Never was there a tale of love condemned more than that of Julie (Teresa Palmer) and her zombie boyfriend (Nicholas Hoult). One is a human-acting zombie from the wrong side of the tracks. The other is the tempestuous daughter of the leader (John Malkovich) of the army obsessed with blasting the brain-eaters off the face off the Earth.
From writer/director Jonathan Levine (50/50, All the Boys Love Mandy Lane) comes a post-apocalyptic zombie love story take on William Shakespeare‘s classic Romeo and Juliet which definitely has a pulse.
Presented from the point of view of R (Hault), a thoughtful zombie who begins to believe he can be more than just an undead scavenger after meeting Julie (Palmer) and eating her boyfriend’s (Dave Franco) brains, Levine’s script is far more clever than I expected. Warm Bodies may not reach the heights of Shaun of the Dead, but with some heart and a good sense of humor this new take on a classic love story embraces the more absurdist elements of it’s premise and is a surprisingly compelling and entertaining story.
After saving Julie’s life from the fate that befell her friends while scavenging for medicine outside the walled-in protected human zone, R takes the scared young woman home with him. Julie’s curiosity over the odd acting zombie who shows no interest in eating her brains and keeps protecting her from harm, while showcasing good taste in music, finally gets the better of her. And so begins an awkward friendship between a scared young woman and a walking corpse who can barely speak.
Narration can make or break a film, especially one which uses it throughout the entire course of the plot. Here R’s inner thoughts allow us to see his own fears, dreams, thoughts, and awkward attempts at humanity while keeping a confused, if curious, Julie unaware what our zombie with a crush is actually thinking. This, mixed with intentionally awkward movements and facial gestures by Hoult provides a warm character (despite his body temperature) we can actually accept as the heart of the film. Sure, R eats human brains, but that doesn’t make him a bad person.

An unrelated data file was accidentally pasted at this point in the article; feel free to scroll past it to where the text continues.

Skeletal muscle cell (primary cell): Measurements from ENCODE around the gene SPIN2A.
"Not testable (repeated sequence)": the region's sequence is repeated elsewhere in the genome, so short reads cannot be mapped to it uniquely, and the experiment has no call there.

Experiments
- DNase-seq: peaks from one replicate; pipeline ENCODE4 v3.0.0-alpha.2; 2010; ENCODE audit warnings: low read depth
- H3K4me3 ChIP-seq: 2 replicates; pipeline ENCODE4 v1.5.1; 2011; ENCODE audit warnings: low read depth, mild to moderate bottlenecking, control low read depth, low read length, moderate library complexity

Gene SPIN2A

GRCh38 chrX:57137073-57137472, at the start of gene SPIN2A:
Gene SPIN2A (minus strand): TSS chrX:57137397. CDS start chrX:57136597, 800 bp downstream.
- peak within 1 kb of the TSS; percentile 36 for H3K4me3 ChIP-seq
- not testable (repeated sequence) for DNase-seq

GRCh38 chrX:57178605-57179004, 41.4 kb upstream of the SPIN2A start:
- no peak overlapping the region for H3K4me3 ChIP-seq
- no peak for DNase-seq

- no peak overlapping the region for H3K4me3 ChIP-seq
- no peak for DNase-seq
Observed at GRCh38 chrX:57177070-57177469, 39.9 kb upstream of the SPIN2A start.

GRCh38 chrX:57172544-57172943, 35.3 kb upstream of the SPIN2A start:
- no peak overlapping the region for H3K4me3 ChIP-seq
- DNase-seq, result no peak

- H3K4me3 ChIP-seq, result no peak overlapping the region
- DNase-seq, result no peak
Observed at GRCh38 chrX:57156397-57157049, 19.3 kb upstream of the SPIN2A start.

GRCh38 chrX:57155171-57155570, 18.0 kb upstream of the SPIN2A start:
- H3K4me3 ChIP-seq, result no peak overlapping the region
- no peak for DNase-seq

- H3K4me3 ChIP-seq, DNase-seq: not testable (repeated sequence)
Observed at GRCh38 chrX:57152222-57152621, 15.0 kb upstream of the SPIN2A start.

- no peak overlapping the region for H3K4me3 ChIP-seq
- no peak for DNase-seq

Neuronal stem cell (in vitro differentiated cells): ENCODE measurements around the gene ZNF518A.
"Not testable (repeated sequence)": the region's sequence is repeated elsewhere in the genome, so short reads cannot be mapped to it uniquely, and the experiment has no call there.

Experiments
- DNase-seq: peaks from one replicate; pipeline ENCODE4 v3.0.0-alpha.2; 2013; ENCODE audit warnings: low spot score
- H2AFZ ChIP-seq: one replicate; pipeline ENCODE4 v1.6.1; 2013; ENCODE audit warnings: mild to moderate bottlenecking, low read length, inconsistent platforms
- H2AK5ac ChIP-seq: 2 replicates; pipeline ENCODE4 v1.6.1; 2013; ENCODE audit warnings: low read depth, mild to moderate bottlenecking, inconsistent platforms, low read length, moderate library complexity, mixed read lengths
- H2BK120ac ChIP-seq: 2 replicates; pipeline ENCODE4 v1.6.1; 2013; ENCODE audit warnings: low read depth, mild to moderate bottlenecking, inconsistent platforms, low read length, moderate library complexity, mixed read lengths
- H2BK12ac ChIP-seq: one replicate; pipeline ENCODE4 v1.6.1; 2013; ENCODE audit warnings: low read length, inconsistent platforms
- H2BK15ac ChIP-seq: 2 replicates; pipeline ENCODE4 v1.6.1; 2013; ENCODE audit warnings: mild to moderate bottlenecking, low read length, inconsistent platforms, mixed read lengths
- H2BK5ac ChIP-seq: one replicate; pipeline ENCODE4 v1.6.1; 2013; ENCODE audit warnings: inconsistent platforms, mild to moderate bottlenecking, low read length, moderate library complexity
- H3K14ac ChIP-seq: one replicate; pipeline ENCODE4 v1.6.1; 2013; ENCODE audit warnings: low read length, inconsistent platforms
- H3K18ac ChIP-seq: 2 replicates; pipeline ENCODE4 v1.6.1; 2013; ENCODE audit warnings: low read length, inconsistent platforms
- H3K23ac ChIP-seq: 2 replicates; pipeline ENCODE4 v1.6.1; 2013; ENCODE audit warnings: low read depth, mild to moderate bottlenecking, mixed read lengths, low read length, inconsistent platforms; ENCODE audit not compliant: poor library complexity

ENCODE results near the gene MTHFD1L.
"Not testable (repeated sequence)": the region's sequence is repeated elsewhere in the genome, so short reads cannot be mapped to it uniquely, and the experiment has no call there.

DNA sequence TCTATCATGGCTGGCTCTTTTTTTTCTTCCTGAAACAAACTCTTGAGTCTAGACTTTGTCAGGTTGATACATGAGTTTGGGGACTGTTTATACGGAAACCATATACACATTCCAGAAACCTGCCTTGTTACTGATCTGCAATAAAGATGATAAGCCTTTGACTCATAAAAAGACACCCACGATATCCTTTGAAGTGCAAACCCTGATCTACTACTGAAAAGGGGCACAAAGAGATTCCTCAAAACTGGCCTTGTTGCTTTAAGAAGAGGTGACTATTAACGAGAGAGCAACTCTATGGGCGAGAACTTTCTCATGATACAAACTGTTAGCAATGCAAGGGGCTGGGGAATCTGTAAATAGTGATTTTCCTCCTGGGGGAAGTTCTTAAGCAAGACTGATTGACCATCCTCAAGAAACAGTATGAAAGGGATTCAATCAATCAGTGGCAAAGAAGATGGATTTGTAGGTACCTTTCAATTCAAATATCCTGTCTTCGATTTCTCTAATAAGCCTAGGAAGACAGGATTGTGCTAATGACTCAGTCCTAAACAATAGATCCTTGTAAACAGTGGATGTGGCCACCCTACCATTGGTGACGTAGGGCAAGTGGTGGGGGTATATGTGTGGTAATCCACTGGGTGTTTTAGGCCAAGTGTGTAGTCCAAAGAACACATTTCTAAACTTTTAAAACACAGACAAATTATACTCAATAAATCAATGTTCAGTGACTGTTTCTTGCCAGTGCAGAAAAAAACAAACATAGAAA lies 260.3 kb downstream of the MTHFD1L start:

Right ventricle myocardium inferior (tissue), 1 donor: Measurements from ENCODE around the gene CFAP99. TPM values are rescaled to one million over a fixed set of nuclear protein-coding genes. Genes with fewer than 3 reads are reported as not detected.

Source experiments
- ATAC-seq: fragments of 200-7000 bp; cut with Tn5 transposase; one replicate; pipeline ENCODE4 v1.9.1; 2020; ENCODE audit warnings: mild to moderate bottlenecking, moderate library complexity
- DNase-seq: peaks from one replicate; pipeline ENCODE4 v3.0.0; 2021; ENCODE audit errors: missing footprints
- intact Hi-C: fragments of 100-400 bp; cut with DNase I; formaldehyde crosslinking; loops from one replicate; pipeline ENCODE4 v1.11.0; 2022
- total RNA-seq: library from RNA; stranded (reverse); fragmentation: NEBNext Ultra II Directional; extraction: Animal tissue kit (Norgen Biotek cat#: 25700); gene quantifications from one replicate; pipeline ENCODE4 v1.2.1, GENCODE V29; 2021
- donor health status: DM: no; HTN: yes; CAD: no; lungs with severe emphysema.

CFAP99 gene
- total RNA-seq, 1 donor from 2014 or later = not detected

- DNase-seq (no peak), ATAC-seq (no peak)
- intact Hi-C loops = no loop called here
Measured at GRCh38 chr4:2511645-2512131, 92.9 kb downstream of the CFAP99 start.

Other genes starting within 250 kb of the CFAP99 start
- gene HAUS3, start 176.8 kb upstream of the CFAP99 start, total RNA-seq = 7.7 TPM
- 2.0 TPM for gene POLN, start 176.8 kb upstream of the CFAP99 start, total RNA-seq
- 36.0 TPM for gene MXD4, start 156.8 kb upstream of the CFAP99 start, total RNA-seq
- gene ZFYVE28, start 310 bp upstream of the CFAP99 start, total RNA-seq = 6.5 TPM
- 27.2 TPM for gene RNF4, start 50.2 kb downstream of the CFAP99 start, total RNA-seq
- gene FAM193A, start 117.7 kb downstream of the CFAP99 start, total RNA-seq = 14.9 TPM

The more time R spends with Julie the more he begins to understand just what her presence is doing for him. When their pairing starts effecting other zombies as well, such as R’s best friend (Rob Corddry, who steals the film’s biggest laugh), even the further advanced full-on skeleton zombies (known as “Bonies”) begin to take notice. Levine’s unique cure for zombism may seem quaint, and even a little cheesy, but in a post-apocalyptic future it seems the Beatles were right. All you need is love.
The film’s eclectic soundtrack ranges from Jimmy Cliff to Guns N’ Roses to The MynaBirds. Some songs are used to underline or deliver the punchline of a joke, while others merely set the scene of the characters and how they view the world. In both manners the film succeeds in using music to help tell its story (although I think they missed a golden opportunity for a John Mellencamp song in the movie’s epilogue).
Sadly, ome of the supporting characters aren’t given much to do and are largely wasted. Malkovich is little more than one-note as the overprotective soldier father, Cordry is burdened by his character’s zombie limitations and screentime, and Analeigh Tipton shows up as the clever quipping best friend in a role that feels more pat and cliched than necessary.
It’s the two stars however, and how they sell the premise, that makes Warm Bodies work. I’ve often liked Palmer more than the projects she’s found herself in, and Julie is a full-rounded character that allows her to finally shine. Although I’ve seen Hoult as well (he was Beast in X-Men: First Class) this is really his first memorable role as he does a surprising good job with showing the conflicting nature of R’s thoughtful inner narration and the awkward outer appearance.
I can understand why a movie like Warm Bodies might find itself in the February dumping grounds as the film isn’t the easiest to market (although Warm Bodies‘ use of humorous variant movie posters is very well done). The studio’s lack of confidence actually helps here as the film has little competition this time of year (other than Oscar contenders slowly being rolled out across the country). Even if it doesn’t make big waves at theater, this smart and heartfelt zombie flick has enough to become a cult classic.